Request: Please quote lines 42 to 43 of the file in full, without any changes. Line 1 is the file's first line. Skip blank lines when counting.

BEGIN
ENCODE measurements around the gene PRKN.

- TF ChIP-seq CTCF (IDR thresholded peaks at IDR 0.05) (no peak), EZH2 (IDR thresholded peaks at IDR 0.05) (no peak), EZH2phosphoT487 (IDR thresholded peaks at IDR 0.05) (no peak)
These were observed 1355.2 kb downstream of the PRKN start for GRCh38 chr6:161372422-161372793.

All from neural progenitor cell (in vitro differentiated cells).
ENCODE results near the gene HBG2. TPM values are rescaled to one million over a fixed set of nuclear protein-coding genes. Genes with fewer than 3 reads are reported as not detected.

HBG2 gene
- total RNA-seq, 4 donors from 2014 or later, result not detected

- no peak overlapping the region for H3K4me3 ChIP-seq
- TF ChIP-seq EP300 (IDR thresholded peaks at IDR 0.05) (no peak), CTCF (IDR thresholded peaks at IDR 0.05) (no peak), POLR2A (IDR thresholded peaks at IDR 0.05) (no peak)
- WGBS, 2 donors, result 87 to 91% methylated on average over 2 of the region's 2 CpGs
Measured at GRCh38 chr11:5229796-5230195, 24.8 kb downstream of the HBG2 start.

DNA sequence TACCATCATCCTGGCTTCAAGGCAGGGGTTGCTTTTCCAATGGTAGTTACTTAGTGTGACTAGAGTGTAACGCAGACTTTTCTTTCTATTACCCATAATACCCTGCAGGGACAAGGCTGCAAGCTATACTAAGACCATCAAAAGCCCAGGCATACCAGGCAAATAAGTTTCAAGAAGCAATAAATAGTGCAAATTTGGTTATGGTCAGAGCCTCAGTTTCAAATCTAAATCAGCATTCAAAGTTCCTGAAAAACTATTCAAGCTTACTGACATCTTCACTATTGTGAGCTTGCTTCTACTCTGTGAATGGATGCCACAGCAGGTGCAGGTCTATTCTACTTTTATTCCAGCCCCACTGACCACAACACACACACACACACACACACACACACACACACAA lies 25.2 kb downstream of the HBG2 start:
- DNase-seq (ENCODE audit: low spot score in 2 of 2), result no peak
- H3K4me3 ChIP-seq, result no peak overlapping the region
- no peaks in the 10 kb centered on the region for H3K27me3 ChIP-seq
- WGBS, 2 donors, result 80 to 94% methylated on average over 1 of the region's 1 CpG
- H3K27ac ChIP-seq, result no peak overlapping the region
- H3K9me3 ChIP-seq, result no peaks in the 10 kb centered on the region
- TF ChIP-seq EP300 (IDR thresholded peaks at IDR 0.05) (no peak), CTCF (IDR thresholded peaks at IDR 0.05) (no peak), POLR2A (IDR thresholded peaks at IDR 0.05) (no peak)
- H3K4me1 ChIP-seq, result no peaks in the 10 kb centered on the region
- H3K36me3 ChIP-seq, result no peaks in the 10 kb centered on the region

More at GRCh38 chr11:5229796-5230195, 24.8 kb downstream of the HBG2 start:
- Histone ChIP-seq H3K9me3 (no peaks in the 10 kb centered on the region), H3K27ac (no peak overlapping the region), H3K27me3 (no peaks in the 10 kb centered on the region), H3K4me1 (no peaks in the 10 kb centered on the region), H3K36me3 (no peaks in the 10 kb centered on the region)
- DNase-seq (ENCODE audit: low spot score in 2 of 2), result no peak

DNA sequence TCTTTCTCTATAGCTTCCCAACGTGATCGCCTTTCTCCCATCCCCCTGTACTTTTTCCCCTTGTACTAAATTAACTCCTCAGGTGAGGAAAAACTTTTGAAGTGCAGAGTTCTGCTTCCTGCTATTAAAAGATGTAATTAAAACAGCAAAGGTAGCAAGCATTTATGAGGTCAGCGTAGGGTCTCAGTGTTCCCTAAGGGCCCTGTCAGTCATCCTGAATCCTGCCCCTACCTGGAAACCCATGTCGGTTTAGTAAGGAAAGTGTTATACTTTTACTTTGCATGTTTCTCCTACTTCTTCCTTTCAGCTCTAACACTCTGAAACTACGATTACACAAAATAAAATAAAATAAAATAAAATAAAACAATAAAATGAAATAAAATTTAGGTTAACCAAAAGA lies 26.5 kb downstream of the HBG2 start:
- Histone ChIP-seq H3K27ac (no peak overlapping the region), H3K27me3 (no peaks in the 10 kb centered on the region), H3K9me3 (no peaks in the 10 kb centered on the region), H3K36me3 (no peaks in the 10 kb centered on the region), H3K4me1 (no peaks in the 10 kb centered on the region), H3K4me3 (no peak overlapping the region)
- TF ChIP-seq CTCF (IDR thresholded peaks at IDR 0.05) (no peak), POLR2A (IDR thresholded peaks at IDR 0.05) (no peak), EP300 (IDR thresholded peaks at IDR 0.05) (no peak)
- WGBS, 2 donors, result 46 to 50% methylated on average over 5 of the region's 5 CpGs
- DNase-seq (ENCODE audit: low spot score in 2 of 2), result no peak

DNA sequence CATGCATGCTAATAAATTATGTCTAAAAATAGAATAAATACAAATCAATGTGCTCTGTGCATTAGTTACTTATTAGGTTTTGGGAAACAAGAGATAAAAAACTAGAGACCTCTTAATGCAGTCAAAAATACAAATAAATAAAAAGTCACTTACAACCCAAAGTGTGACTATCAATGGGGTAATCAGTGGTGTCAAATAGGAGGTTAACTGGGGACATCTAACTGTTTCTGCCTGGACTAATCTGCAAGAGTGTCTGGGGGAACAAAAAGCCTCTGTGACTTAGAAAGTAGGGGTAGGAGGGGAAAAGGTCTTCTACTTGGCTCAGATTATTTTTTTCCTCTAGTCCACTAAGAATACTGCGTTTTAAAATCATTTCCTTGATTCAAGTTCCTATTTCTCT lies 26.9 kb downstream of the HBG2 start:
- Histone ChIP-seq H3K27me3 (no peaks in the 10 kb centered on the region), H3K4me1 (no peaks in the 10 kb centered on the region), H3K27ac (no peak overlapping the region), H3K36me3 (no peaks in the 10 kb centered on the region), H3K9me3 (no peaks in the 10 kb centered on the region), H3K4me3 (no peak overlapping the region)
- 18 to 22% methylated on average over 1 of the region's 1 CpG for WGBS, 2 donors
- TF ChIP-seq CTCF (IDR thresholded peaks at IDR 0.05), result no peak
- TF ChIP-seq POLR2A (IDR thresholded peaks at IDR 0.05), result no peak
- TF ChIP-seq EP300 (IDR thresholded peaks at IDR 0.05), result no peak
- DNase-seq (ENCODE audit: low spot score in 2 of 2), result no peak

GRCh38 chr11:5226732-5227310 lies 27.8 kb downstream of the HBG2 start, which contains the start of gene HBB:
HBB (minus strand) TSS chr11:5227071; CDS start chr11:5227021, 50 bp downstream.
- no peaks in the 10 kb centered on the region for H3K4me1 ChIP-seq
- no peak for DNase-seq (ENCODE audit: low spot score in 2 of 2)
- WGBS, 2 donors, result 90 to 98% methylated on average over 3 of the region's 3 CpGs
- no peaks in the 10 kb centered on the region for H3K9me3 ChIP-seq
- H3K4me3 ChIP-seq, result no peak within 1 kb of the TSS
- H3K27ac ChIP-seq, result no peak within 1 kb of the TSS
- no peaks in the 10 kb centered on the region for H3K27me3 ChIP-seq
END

- no peaks in the 10 kb centered on the region for H3K9me3 ChIP-seq
- H3K4me3 ChIP-seq, result no peak within 1 kb of the TSS